What Is Power Ledger (POWR)? - [A Comprehensive Guide to Understanding Power Ledger]

By Mr.CryptoWiki | cryptocurrency | 30 Dec 2019


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Power Ledger (POWR) is pretty well known energy focused project, which is what I'm writing on today. You should see my other guides as well - check out Ren (REN), Komodo (KMD) and Waves (WAVES).

In the world of cryptocurrencies, it’s not easy to find a unique project that is not trying to be an all-in-one solution for everything. In other words, it’s not easy to find something that does not try to be a “newer and faster” Ethereum. Finding a project that tries to tap into the blockchain world and yet still utilizes it for some niche market is refreshing. And fortunately, Power Ledger is one of them.

Yes, Power Ledger is the blockchain-based platform that tries to enable local areas to distribute solar power without involving any type of middleman. The concept is to have a world without dependency on big companies for all energy that you actually need. Power Ledger utilizes decentralized applications in order to make that kind of market become a reality.

So, how does Power Ledger truly work? Let’s find out together!

History of Power Ledger

Power Ledger is trying to utilize the power of the blockchain to solve real problems in the real world. Around four years ago (2015), a report by Deutsche Bank stated that 30 countries worldwide had achieved grid parity. For your information, grid parity is the condition where the price of solar-generated electricity was lower (or at least the same) with the cost of local retail electricity.

Power Ledger sees this opportunity, and it tries to mix the concept of the blockchain and solar power development. The result is a much cleaner and cheaper energy solution compared to traditional energy markets.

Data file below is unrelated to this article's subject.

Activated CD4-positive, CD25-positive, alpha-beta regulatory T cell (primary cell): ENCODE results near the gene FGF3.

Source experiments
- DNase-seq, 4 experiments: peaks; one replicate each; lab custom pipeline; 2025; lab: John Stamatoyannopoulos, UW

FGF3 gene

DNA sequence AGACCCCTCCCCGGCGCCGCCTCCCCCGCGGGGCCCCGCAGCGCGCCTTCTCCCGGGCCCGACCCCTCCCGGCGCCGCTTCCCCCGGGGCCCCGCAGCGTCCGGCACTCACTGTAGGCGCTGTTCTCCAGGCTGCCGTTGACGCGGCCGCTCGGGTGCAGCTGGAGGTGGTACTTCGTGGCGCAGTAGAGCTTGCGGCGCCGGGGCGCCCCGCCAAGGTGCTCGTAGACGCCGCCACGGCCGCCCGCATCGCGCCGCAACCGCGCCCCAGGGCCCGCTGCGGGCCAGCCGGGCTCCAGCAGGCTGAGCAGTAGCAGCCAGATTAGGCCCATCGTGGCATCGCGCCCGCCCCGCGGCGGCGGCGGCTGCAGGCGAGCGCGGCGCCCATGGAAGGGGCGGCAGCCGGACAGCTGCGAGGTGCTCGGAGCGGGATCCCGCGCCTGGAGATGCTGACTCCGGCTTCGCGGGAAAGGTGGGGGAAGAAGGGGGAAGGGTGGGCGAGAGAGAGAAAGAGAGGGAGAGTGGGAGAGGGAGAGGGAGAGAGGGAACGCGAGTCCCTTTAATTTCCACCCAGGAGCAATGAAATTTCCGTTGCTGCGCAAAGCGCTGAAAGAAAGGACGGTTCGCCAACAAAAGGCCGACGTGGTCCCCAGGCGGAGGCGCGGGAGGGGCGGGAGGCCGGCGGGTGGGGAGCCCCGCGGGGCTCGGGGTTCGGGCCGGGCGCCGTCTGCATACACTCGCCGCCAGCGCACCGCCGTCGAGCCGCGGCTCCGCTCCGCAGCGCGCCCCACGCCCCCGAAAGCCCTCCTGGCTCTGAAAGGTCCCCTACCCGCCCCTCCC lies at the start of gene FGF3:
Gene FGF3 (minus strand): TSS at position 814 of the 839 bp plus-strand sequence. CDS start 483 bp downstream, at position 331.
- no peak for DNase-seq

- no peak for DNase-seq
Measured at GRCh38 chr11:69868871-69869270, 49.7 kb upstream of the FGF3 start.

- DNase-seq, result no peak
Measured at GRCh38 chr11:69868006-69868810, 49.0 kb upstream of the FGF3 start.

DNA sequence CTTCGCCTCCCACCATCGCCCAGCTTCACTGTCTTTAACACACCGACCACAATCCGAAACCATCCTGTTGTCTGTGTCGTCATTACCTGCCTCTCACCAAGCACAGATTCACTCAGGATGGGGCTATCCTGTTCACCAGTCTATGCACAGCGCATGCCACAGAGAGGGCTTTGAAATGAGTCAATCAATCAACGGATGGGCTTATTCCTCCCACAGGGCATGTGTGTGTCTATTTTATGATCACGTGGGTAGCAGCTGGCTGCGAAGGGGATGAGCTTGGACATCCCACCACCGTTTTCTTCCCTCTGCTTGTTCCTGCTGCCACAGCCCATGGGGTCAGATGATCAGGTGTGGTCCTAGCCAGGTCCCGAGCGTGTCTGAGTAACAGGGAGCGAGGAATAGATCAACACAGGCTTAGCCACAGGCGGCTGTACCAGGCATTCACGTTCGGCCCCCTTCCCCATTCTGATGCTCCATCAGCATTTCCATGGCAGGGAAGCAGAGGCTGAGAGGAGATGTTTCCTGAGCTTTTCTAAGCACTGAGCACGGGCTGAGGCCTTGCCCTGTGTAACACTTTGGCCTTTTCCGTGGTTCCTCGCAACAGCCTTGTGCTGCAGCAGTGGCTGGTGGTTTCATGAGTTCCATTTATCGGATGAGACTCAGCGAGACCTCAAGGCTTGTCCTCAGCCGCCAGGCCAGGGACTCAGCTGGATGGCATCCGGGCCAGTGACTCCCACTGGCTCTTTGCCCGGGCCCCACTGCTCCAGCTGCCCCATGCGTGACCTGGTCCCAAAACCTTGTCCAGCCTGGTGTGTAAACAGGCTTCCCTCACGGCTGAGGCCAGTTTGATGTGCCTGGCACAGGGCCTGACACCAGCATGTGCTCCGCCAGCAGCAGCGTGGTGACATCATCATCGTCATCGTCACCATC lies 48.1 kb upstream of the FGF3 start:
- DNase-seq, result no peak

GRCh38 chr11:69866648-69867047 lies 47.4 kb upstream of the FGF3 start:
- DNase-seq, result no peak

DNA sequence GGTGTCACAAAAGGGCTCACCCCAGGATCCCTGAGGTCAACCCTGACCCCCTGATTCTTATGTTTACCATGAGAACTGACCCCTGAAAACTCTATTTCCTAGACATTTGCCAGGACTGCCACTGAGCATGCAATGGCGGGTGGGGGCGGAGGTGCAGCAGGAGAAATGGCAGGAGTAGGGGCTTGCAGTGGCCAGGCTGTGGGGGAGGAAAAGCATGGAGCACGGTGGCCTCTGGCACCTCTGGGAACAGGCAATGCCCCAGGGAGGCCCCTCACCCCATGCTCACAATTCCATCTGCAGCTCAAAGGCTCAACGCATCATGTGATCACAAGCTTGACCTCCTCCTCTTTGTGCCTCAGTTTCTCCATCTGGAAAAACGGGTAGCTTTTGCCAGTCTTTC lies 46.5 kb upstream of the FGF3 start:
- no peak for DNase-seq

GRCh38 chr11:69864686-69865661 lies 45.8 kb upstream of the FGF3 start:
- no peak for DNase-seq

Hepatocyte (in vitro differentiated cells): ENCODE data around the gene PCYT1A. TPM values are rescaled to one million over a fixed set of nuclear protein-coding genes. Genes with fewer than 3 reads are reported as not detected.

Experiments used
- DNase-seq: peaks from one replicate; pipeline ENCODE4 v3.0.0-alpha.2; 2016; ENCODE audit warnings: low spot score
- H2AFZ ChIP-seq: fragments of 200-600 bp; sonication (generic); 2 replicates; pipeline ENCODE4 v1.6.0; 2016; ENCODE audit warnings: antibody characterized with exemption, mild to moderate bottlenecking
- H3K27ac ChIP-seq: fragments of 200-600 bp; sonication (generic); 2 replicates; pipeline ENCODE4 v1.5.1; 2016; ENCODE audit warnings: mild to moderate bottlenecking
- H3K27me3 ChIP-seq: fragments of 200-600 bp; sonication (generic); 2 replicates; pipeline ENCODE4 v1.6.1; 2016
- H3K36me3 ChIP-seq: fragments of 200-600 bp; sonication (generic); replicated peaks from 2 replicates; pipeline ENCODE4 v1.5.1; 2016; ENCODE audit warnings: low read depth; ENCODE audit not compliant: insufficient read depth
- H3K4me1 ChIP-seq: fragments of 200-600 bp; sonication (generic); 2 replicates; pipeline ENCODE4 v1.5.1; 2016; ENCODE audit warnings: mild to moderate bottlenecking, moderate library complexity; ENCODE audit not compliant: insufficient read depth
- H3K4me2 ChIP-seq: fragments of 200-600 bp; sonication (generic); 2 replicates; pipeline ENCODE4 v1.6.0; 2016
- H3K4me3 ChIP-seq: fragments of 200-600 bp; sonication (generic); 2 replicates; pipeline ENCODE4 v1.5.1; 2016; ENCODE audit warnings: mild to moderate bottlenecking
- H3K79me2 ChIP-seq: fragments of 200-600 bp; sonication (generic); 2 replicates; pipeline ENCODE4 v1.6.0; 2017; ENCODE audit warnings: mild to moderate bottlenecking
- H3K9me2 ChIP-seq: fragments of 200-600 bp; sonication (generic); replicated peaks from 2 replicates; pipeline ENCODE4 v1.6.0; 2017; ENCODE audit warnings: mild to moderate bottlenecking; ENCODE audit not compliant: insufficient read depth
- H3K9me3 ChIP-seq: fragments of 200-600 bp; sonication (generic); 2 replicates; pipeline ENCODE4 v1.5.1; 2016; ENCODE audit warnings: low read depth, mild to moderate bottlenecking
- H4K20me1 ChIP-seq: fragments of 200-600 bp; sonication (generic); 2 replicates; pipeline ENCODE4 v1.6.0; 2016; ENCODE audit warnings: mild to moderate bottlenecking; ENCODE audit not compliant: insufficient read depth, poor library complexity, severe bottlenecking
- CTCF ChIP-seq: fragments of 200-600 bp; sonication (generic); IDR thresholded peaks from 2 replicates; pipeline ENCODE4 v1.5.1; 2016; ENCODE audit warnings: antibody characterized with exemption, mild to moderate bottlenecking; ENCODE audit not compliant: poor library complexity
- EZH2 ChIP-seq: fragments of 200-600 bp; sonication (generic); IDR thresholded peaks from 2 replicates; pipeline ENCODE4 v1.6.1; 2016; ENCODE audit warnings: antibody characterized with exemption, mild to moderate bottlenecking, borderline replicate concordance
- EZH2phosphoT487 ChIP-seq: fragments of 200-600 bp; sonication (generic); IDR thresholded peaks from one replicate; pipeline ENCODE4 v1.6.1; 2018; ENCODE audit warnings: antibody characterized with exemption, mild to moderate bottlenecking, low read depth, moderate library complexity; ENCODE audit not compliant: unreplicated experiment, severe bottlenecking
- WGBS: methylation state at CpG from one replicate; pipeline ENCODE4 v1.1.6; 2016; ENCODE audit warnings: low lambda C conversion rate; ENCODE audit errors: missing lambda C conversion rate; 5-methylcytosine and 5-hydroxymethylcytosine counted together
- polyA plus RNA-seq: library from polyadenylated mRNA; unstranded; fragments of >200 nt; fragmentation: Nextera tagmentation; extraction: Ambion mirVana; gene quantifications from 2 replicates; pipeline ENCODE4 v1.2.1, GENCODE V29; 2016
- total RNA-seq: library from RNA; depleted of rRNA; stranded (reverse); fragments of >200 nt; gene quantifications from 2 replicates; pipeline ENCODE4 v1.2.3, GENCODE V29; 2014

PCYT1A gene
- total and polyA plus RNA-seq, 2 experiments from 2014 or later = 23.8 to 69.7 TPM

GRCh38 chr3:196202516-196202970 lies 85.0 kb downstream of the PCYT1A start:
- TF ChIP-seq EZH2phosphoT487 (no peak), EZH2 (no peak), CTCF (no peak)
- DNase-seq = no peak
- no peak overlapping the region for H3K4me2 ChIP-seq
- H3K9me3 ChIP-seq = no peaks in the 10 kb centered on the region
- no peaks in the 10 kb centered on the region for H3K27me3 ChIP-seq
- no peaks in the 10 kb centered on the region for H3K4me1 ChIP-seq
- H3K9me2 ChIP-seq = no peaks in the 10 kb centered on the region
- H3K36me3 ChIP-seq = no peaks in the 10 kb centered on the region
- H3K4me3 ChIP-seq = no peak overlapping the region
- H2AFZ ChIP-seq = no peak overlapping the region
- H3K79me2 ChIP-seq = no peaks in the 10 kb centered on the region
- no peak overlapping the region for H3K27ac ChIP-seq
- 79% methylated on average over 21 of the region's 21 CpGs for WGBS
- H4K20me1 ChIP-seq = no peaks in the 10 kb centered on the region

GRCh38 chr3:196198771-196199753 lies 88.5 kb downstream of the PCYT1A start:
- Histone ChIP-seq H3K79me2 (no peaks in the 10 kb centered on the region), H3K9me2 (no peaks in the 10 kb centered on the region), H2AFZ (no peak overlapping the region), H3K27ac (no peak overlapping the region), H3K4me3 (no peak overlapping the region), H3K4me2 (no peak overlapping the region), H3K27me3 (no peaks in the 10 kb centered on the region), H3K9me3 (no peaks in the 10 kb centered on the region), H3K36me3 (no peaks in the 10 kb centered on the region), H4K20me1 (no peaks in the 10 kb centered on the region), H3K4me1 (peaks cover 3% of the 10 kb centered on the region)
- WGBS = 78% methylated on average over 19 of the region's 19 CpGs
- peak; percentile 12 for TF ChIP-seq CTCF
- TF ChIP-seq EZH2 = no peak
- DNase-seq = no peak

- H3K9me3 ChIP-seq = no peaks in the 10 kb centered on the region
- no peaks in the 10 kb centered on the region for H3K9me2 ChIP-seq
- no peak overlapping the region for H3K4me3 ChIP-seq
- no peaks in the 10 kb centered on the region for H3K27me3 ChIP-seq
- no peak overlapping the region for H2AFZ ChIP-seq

Power Ledger project itself was first established in 2016. Based in Australia, the project was able to trial first Australia’s energy trading blockchain network. Not long after that, Power Ledger developed its first non-Australia deployment by having a peer-to-peer energy trading platform in New Zealand. The impressive thing is that this platform was done entirely based on the blockchain.

In Q2 2017, Power Ledger successfully created a commercial energy management system that allows the distribution of locally generated renewable energy to people in multi-unit departments. Power Ledger has included pay for usage of solar-powered electric vehicle charging units in Australia.

Not only that, but Power Ledger also has expanded its project to Bangkok (Thailand) thanks to the cooperation with BCPG.

The project itself was funded through an initial coin offering (ICO) in October 2017 where it successfully collected $13,240,000 USD. There are three co-founders of this project. They are Dr. Jemma Green, David Martin, and John Bullich.

The executive chairman is Dr. Jemma Green, who used to work for J.P. Morgan in London (United Kingdom). Dr. Jemma Green completed her PhD in electricity market disruption, and she was a research fellow at Curtin University. She also received 2018’s EY Fintech Entrepreneur of the Year award.

Meanwhile, the other co-founder is David Martin. In the Power Ledger core team, he acts as a Director. With almost twenty years of experience in the electricity industry, he has tons of knowledge when it comes to electricity business. He has six years of experience as a senior consultant to industry players who specialize in the regulation of distribution networks, consumer engagement, and renewable technology business development.